“It’s a grind-it-out game. We can’t be too high, we can’t be too low,” said Karaban, who had 14 points and two key blocks on Alabama star Mark Sears. “We’re not making shots, we just got to stay focused, stay locked in. We know what we’re capable of as a team, we know what the other team is capable of too … We knew that they were going to have their runs; we just had to respond with our runs.”

Alabama hasn’t been shy about its identity and what got the team to the Final Four: 3-point shooting. The Crimson Tide made 16 shots from behind the arc in the regional final against Clemson and had made at least 11 3s in three of their four NCAA tournament games.

In the first half against UConn, the recipe didn’t change. Three of Alabama’s first four field goals were 3-pointers, including a Grant Nelson triple on the Tide’s first possession. They shot 8-for-11 from the perimeter in the first half. Earlier in the week, Alabama coach Nate Oats said he wanted to “let ’em fly” and didn’t mind if his players approached 50 3-point attempts in a game if that’s how the defense played them. So while the high percentage from 3 kept Alabama in the game, the number of attempts (23 for the game) provided optimism for Hurley — and was a concern for Oats.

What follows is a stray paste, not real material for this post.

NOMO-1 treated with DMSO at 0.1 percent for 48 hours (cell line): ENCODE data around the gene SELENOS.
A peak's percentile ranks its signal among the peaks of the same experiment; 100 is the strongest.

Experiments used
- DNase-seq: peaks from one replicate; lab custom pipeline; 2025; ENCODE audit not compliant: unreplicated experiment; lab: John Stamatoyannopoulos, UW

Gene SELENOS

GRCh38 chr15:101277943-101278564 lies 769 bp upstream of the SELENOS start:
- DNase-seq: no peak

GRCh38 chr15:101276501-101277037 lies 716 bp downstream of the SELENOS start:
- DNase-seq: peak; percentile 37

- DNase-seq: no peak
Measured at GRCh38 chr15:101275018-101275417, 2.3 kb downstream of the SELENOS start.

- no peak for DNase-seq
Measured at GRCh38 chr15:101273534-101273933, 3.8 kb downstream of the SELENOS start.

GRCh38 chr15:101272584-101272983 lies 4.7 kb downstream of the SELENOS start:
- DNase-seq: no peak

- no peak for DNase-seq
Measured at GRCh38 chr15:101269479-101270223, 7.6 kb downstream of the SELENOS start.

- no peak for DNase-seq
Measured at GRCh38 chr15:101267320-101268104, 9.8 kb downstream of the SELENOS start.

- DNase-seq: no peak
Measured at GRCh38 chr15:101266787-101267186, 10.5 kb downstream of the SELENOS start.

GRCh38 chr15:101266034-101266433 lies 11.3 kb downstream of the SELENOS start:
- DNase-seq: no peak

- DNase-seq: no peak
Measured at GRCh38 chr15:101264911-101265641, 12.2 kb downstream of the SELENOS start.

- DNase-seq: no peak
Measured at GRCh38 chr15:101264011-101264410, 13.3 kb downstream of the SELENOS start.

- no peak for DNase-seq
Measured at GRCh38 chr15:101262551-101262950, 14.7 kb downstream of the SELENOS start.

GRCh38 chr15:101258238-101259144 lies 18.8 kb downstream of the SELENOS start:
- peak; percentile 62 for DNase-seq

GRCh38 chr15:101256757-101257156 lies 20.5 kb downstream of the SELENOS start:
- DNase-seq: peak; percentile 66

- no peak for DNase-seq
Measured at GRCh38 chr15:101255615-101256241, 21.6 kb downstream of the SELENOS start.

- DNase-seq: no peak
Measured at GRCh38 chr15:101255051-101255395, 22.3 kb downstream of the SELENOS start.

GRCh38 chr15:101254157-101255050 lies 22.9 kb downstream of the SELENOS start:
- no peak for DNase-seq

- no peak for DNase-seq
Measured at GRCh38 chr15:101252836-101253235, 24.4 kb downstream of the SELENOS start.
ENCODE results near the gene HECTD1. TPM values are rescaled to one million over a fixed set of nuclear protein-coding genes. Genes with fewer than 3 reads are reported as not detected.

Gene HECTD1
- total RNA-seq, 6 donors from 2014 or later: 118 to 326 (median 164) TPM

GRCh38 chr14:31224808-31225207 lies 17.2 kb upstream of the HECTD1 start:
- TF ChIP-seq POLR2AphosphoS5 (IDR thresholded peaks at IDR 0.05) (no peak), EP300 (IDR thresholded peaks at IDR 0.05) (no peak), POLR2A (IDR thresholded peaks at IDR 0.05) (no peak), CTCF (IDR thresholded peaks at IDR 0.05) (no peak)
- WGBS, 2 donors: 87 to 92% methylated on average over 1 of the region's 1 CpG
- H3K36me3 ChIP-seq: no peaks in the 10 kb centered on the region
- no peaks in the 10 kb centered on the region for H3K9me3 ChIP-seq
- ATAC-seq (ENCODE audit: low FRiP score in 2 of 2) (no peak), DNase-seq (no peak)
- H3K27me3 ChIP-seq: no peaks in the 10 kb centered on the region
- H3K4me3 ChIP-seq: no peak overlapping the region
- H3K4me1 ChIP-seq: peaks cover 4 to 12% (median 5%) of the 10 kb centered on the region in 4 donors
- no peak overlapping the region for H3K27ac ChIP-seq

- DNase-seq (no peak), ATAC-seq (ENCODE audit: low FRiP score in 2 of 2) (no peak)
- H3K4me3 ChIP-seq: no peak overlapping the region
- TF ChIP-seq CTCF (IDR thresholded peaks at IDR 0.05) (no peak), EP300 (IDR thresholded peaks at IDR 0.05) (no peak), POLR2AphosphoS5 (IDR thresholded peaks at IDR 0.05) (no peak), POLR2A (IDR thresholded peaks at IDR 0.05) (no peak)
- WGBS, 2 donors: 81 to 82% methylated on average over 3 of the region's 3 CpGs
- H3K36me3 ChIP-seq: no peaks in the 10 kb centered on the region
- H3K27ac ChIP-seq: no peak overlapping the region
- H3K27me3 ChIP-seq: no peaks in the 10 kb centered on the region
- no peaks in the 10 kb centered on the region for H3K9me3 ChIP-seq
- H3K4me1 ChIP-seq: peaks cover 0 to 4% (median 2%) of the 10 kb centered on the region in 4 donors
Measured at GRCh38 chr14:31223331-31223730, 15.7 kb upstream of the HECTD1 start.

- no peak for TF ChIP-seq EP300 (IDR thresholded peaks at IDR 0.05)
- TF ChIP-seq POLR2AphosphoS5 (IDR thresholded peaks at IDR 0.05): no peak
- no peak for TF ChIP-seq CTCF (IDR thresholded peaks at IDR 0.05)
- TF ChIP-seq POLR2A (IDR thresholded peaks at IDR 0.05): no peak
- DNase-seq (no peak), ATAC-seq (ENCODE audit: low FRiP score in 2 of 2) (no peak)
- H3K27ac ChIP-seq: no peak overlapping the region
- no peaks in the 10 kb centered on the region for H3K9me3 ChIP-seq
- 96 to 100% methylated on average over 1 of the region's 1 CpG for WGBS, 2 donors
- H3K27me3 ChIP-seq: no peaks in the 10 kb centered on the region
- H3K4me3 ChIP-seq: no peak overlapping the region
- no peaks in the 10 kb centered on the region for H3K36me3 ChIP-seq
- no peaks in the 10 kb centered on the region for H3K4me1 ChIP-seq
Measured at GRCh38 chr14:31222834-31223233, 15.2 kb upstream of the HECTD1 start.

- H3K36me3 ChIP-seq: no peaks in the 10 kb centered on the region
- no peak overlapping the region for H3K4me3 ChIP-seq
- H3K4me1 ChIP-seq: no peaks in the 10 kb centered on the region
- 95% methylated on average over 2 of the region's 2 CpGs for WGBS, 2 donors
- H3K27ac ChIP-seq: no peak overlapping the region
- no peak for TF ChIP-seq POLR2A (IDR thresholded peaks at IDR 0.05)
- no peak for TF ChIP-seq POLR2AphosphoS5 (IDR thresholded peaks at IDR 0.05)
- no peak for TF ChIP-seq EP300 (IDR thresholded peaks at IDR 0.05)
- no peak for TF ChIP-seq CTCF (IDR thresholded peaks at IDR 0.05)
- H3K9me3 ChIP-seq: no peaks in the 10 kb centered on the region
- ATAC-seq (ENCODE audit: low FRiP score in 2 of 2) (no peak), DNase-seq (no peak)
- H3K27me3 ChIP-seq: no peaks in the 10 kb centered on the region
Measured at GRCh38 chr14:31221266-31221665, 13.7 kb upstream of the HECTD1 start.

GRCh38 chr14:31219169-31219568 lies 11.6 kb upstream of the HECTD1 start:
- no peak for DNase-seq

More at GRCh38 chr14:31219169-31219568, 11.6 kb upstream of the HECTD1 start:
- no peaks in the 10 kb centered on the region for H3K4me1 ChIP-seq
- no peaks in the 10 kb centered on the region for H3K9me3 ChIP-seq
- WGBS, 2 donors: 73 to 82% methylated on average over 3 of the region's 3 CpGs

“We knew they were going to try to run us off, be physical,” Oats said. “Yeah, 23 is not ideal. We’d rather be pushing more like mid-30s on 3s. But they were obviously going to try to take us off the line. When they took us off the line, we drove it in. They did a better job forcing us to take more non-rim 2s than we probably have all year … Almost a third of our shots ended up being non-rim 2s. That’s not how we typically play.”

For UConn, it was Clingan and fellow projected first-rounder Stephon Castle willing the Huskies into the lead. Castle, the five-star freshman, was assigned to defend Sears — and held him scoreless for the first 6:38 while scoring 13 points of his own. The Crimson Tide were giving Castle — a 26.2% 3-point shooter on the season — plenty of space on the offensive end, with Nelson cheating off him to help clog the lane around Clingan. Castle, who finished with a game-high 21 points, responded by burying two early 3s and showing plenty of aggressiveness driving to the rim.